Benito Legarda Jr.
Dr. Benito Legarda Jr. was a lifelong friend of my mother’s, their friendship anchored on a passion for classical music. But I only met him in the 1990s, on the occasion of the transfer of the remains of the late governor-general Francis Burton Harrison from the corner of the North Cemetery where he’d been buried, to a more prominent plot, after reports came out in the papers of the tomb being vandalized and even defiled.
“¿Beniting, que hay?” my father said, as Dr. Legarda popped up beside us, looking cool as a cucumber in the morning heat (he seemed so much older; I would find out much later he was actually a couple of months younger than my dad). He was in a 1970s vintage checkered suit, with an electric blue shirt and a wide, cream-colored bow tie. He was bald, he had an elegant cane, his eyes would vanish when he smiled, but most of all, what caught my attention was that he wore rubber shoes — and carried it off. To this day, he remains my mental definition of the word “panache.”
His passing was noted by the papers, and in articles penned by people who knew him, and in social media posts aplenty. As RayVi Sunico aptly put it, “he was a gentleman when the word meant something.” Considering his great pride in family — his great-grandfather was the Benito Legarda of the First Republic, his mother one of our pioneer female ambassadors — and his longevity, history was, in many respects for himself and his generation, a deeply personal matter. Yet he was a scholar, which meant an openness to all points of view but also a reverence for the truth. And because he was a gentleman, which puts great store on civility as a mark of civilization and respect, he could hold his ground firmly with unfailing courtesy.
This is all the more relevant because for many, particularly those younger than himself, Dr. Legarda was known as a historian, contending on topics that famously or infamously become highly personal. It says something about the nature of the man and not just his scholarship, that his pinpointing the first shot in the Filipino-American War as having taken place in Sampaloc and not in San Juan del Monte was fairly swiftly and near-unanimously adopted as a valuable sorting out of the historical record.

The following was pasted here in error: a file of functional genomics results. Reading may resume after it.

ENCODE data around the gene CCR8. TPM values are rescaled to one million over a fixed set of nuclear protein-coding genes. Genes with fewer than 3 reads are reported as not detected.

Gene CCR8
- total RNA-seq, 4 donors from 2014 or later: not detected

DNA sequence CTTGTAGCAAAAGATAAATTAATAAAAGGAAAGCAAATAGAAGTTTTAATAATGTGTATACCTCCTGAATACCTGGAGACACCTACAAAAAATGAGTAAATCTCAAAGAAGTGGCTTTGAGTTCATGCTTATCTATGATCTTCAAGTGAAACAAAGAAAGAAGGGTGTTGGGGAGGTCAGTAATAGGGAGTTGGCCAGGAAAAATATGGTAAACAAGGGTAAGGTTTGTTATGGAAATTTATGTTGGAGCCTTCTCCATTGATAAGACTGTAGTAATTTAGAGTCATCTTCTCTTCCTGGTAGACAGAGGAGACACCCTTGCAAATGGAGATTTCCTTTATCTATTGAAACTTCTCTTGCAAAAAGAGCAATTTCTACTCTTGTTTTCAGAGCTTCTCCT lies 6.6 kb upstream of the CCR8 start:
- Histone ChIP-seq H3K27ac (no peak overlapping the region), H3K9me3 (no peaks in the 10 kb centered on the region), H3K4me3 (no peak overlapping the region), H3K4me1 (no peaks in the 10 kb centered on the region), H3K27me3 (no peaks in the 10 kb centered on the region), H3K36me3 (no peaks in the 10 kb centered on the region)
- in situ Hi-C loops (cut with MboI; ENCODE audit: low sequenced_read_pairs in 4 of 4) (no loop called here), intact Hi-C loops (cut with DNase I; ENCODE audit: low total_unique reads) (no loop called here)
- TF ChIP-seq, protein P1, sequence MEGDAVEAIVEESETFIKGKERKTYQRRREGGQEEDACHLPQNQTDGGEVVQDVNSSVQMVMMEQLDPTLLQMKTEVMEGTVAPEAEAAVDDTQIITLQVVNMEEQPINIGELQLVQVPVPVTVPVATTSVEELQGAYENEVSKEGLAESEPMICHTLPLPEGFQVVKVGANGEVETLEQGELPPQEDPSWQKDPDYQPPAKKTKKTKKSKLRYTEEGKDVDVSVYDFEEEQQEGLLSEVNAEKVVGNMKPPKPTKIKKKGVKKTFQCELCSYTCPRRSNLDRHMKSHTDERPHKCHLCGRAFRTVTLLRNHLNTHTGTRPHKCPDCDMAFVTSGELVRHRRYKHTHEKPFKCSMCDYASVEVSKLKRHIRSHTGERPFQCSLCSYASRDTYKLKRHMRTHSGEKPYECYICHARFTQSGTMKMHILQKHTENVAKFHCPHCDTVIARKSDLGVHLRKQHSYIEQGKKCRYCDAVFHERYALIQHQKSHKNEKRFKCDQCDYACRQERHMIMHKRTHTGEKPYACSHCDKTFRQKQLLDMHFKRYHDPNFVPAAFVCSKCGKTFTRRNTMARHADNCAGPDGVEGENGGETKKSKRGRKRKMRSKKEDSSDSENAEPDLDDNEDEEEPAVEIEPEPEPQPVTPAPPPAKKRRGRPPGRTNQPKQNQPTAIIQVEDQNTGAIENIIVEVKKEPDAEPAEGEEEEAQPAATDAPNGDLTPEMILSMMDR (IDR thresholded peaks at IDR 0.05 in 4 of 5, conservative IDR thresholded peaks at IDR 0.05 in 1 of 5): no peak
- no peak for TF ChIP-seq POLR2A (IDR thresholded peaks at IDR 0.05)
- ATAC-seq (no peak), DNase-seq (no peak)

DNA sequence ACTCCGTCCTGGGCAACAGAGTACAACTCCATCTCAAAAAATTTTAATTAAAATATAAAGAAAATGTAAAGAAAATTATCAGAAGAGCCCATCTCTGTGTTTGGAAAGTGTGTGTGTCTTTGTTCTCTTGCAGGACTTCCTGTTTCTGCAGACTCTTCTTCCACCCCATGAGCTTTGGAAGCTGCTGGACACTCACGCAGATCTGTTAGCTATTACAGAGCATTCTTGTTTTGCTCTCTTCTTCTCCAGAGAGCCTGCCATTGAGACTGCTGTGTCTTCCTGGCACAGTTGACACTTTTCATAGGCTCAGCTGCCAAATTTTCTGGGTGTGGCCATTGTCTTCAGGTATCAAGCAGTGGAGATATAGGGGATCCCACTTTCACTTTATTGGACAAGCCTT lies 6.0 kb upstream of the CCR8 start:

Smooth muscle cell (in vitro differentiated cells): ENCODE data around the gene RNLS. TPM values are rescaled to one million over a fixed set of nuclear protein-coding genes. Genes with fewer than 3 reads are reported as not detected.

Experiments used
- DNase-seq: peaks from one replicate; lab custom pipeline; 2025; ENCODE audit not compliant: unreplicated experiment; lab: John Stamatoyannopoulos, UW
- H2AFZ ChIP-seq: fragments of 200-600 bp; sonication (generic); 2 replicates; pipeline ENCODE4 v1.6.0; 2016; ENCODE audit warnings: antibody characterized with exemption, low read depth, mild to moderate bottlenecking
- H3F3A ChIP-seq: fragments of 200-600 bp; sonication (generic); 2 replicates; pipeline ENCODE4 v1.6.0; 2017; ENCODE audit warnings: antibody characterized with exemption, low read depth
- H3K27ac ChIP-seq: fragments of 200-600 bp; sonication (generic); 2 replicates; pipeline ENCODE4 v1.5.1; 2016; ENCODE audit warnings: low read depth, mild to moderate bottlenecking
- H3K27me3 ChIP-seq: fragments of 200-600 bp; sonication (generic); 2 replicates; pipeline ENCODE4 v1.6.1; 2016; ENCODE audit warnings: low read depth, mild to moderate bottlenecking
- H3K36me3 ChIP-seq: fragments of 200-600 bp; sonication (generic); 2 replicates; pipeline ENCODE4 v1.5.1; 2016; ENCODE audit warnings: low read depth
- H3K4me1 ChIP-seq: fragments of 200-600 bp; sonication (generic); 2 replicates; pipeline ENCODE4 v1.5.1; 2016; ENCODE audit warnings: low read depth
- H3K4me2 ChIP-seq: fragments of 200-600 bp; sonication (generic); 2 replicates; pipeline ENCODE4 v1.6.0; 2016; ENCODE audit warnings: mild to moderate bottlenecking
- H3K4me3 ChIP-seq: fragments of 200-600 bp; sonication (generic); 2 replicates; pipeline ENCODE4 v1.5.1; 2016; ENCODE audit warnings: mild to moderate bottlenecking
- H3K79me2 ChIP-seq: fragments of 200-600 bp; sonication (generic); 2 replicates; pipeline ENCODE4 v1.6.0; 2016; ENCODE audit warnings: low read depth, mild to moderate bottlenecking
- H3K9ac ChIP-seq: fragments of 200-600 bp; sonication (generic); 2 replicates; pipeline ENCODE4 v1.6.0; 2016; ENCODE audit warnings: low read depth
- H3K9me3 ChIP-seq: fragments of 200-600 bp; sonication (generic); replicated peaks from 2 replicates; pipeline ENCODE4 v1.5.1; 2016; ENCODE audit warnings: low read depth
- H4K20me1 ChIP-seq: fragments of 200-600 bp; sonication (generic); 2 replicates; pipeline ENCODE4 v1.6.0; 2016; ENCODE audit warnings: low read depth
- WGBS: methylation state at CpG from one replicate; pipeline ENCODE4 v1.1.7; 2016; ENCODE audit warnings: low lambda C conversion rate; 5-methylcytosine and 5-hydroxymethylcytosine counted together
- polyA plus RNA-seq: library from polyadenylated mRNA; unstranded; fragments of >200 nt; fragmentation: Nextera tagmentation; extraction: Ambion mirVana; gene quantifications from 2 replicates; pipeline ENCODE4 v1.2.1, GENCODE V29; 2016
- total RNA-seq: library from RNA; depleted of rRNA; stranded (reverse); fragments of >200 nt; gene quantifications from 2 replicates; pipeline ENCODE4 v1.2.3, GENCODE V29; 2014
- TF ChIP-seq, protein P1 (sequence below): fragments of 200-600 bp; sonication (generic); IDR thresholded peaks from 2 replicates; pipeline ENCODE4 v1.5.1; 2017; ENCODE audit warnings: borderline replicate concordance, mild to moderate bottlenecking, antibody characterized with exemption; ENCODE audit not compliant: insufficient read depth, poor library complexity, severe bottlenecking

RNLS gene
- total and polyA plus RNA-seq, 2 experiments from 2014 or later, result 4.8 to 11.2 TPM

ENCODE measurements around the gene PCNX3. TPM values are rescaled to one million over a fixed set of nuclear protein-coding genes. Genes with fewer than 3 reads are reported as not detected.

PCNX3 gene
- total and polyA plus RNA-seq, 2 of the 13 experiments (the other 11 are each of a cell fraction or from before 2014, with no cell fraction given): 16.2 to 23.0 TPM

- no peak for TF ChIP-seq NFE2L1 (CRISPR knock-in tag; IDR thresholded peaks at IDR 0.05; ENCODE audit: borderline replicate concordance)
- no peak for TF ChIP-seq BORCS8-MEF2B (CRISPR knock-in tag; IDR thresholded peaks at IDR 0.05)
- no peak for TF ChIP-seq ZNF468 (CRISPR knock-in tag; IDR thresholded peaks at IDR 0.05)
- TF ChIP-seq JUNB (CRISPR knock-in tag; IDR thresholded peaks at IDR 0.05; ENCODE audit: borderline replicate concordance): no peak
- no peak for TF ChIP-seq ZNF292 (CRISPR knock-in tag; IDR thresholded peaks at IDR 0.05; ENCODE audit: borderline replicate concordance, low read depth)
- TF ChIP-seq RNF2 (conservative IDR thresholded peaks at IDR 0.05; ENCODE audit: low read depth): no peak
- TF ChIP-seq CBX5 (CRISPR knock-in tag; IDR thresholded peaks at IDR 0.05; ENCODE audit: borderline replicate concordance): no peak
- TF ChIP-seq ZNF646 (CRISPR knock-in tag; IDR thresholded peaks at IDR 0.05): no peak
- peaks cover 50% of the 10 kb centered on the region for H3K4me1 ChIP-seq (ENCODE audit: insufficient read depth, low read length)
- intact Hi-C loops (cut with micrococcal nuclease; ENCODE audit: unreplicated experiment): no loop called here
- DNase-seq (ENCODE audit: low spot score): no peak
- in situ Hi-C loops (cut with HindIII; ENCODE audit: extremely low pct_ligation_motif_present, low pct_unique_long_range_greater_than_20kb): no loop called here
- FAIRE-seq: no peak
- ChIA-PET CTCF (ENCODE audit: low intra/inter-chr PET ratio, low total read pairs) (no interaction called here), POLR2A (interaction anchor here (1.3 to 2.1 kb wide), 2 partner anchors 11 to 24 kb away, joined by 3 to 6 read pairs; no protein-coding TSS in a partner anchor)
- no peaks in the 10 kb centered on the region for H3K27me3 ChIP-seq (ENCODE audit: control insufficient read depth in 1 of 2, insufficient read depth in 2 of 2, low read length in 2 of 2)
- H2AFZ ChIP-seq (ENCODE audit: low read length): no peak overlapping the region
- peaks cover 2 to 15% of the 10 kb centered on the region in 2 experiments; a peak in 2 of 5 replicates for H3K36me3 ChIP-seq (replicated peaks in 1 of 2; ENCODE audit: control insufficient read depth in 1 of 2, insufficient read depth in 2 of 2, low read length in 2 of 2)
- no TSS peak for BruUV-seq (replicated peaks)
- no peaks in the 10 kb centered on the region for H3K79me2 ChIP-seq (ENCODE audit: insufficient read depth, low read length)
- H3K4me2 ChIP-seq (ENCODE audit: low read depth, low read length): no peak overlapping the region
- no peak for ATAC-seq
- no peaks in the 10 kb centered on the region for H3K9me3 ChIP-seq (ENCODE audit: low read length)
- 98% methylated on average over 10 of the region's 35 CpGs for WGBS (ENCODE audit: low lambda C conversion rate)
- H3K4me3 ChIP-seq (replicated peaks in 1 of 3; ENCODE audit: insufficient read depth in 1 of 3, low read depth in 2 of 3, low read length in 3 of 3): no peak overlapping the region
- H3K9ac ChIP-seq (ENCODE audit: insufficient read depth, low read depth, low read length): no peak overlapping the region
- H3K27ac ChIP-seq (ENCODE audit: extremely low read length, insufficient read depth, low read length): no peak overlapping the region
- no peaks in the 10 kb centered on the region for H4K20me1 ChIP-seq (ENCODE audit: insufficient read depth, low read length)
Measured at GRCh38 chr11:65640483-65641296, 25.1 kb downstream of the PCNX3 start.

He was his generation’s ambassador and that of a way of life and culture just about extinct. In a recollection about Cesar Virata, he recounted how, in negotiations with Latin American central bankers (the Philippines eventually came to head a bloc composed of us and the Latin Americans in the United Nations), he would speak in Spanish to the bankers on behalf of Virata, and then consult with Virata in Tagalog whenever he needed clarification on some point of policy. He was always eager to share what he knew: When I suggested to the Locsins that he be given a column in the Philippines Free Press, it was approved instantly. His recollections and commentaries appeared in this and many other papers; he was also outspoken on Facebook.
I always thought of him in the sense of Pierre Bourdieu’s influential book, “The State Nobility: Elite Schools in the Field of Power,” on the schools that produced generations of France’s bureaucrats and technocrats. Though not educated in our own school for producing a state nobility — UP — he obtained his credentials in the ones that produced the United States’: Georgetown and Harvard. Like so many of his class and generation, he devoted himself entirely to the service of his country, in his case by working his way up the ranks of the central bank (together with the Department of Foreign Affairs, a bulwark of meritocracy in our Republic).
His great contributions to our understanding the past were anchored on his own personal history. His appreciation of Hispanic culture and being an economist produced his authoritative work on our economic history under Spain; his family’s role in the Filipino-American War was reflected in his scholarship on the start of this war; and his own personal history and that of his parents are the thread that binds together his collected essays on World War II, originally published in two volumes.
Everyone who encountered him, young and old, were left with some valuable nugget of insight or information. But the awe inspired by his brain should not overshadow one simple fact, as his passing leads to his being eulogized: He was a humorous and kind man — the greatest praise, I think, anyone can be given. On one of the last occasions I saw him, one of our group, a senior lady, had a brief exchange with him that delighted me then, and has stuck with me since.
Distinguished Lady: “Beniting! Bye, See you. Be good!”
Dr. Legarda, with an innocent yet rascally smile: “I don’t know if I’ll be good, but I’ll be careful. And If I’m not, I’ll name it after you.”